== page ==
The "esthetization" of political life : culture and fascism / by Titus Thomas Suck
Includes bibliographical references (p. 303-314)
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Electronic version from ProQuest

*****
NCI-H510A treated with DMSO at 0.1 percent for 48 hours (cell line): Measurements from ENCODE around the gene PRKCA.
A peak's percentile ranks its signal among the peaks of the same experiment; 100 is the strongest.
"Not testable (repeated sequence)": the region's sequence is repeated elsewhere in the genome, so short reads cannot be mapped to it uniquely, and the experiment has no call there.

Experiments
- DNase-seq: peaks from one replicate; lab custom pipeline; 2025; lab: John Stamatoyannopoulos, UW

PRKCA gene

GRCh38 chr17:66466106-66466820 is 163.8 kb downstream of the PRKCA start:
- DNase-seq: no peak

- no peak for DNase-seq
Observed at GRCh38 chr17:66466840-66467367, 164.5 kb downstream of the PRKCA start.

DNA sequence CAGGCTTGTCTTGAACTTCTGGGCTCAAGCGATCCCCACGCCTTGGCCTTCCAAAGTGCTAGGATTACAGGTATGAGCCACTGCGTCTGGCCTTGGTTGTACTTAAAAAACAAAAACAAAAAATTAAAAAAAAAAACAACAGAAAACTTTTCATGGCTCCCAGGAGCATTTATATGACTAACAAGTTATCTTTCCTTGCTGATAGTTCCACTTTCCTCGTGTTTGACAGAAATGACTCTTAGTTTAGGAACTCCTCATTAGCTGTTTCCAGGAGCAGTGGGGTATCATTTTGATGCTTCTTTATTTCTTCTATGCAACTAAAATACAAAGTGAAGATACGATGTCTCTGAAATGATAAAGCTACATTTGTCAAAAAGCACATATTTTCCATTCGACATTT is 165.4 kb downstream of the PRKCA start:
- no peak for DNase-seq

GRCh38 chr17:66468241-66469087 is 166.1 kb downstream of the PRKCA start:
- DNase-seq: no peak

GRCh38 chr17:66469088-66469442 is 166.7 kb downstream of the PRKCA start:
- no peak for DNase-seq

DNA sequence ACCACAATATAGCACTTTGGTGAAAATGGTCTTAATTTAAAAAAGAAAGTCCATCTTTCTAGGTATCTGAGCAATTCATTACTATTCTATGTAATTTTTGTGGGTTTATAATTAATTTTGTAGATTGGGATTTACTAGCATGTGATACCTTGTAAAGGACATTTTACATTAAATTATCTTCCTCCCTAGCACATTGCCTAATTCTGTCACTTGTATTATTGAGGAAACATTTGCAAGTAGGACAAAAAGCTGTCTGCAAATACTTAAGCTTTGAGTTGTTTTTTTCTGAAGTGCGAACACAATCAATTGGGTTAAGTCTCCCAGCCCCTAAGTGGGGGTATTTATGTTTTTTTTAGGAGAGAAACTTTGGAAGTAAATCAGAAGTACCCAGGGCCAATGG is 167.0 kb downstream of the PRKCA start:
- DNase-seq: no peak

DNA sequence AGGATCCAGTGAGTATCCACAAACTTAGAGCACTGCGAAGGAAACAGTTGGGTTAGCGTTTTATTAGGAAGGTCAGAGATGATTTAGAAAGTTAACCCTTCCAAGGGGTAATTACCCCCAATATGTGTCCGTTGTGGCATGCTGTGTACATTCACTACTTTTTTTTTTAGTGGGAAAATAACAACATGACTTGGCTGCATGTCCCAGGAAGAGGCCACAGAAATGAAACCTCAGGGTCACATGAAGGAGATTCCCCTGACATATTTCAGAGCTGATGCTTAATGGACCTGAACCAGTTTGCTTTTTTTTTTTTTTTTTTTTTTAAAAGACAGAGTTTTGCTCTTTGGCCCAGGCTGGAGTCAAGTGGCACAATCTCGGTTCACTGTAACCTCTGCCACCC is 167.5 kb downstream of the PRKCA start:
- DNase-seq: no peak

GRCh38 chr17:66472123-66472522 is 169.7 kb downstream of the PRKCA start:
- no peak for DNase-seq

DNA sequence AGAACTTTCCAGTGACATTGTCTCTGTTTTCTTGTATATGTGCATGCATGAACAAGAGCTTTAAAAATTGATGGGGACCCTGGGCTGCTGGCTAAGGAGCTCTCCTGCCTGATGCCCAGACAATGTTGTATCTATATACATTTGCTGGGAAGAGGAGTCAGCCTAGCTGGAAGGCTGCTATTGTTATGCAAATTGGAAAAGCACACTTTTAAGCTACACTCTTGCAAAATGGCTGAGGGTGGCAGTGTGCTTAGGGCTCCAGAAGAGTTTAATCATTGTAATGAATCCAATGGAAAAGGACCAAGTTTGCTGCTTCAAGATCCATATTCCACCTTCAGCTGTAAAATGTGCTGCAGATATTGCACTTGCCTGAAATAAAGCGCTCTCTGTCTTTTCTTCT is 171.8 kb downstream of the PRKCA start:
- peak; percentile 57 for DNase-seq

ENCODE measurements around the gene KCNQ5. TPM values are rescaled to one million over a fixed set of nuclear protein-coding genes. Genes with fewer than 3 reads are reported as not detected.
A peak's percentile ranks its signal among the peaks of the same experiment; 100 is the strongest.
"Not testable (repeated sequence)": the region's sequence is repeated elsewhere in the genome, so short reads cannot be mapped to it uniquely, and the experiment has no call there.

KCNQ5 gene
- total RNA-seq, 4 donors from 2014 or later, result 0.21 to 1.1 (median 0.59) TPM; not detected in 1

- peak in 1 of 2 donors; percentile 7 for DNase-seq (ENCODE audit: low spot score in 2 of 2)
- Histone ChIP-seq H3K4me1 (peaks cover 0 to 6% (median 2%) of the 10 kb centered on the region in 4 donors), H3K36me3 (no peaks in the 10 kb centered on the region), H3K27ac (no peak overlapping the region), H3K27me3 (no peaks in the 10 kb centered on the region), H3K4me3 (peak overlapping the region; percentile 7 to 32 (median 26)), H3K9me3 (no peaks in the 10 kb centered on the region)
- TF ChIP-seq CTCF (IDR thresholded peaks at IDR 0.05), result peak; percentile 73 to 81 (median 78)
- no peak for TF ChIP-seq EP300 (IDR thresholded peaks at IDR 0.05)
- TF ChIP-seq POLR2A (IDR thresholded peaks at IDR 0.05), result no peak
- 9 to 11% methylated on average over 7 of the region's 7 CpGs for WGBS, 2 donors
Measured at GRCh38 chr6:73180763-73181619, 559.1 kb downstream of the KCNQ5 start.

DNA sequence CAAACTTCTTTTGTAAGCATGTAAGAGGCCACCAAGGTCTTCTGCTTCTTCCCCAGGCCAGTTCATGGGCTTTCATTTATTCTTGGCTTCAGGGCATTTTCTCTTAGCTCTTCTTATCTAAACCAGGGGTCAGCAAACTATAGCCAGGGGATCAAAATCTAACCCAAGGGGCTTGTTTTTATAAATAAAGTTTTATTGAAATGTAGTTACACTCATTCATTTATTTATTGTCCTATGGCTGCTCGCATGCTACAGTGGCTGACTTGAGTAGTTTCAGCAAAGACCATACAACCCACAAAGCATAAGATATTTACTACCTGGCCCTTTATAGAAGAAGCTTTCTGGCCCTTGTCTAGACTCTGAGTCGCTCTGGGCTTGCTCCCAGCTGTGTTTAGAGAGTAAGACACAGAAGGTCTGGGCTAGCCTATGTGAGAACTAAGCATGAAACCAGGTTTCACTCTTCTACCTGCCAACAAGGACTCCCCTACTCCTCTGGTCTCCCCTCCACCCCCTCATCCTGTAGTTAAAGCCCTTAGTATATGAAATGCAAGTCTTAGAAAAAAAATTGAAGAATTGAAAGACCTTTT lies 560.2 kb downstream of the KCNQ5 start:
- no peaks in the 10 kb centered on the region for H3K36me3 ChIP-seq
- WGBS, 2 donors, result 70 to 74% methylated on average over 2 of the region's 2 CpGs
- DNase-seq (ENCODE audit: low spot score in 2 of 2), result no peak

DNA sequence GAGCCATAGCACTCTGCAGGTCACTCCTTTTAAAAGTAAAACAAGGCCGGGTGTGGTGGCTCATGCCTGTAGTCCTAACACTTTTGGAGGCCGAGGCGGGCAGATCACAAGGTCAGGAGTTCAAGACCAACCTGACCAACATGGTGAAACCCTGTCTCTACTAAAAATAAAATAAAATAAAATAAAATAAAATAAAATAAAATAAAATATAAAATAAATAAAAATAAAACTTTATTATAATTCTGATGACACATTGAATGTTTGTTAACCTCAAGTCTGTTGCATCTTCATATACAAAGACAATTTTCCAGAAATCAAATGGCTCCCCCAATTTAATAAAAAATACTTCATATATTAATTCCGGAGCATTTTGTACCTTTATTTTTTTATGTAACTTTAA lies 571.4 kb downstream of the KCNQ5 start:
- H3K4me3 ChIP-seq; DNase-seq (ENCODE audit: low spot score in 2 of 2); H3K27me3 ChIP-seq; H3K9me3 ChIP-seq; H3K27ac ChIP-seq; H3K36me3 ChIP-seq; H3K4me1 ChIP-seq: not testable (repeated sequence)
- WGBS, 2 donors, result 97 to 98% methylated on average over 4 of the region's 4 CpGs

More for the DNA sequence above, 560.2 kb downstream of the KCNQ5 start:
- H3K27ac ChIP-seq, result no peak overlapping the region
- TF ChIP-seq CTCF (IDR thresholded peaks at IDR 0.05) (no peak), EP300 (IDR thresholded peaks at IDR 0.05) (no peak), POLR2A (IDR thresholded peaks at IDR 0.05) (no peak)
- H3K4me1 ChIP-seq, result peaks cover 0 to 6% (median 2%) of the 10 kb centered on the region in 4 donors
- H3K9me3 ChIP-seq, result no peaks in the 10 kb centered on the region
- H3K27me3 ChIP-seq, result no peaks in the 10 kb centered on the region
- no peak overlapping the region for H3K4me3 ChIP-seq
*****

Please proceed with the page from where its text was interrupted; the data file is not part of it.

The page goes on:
In his book Literary Theory (1983), Eagleton argued that literature is a form of social ideology. This assertion may seem obvious in the case of the writings of the pro-fascist intelligentsia in France and in Germany in the 1920s and 1930s, but it is less readily accepted when we talk about the literary tradition in general. The present study analyzes various elements of fascist ideology in literary texts and seeks to relate them to the position of the pro-fascist intelligentsia in the social structures of its time and culture. Specific ideological and esthetic conceptions can thus be identified as esthetic representations of a social interest defined by an agent's adherence to the intelligentsia. The understanding is that writers and intellectuals form a social group bound up in conflicts at the very heart of which is the quest for power, influence, and prestige. Writers, who are no different from other social groups, seek to make the most of their talents. But unlike non-intellectual groups, they express their social interests in terms of their medium, i.e., they represent them esthetically. The peculiar and historically variable concerns of the intellectual elites are thus hidden behind a discourse on culture, esthetic values, taste, style, and beauty. As a result, the political dimension of art and literature is lost: it is "esthetized." However, this "esthetization" of politics is not restricted to the case of a pro-fascist intelligentsia and its works. A probing reading shows that seemingly unpolitical, literary, and esthetic positions in the eighteenth and nineteenth centuries are tied up in concrete social conflicts prevading bourgeois society. These positions are functions of the class position of the cultural and literary producers. A theoretical construct, "esthetization" thus allows us to determine a structural continuity between non-fascist and pro-fascist writers and artists in bourgeois society while admitting that there may be a certain discontinuity in terms of basic social and esthetic values.
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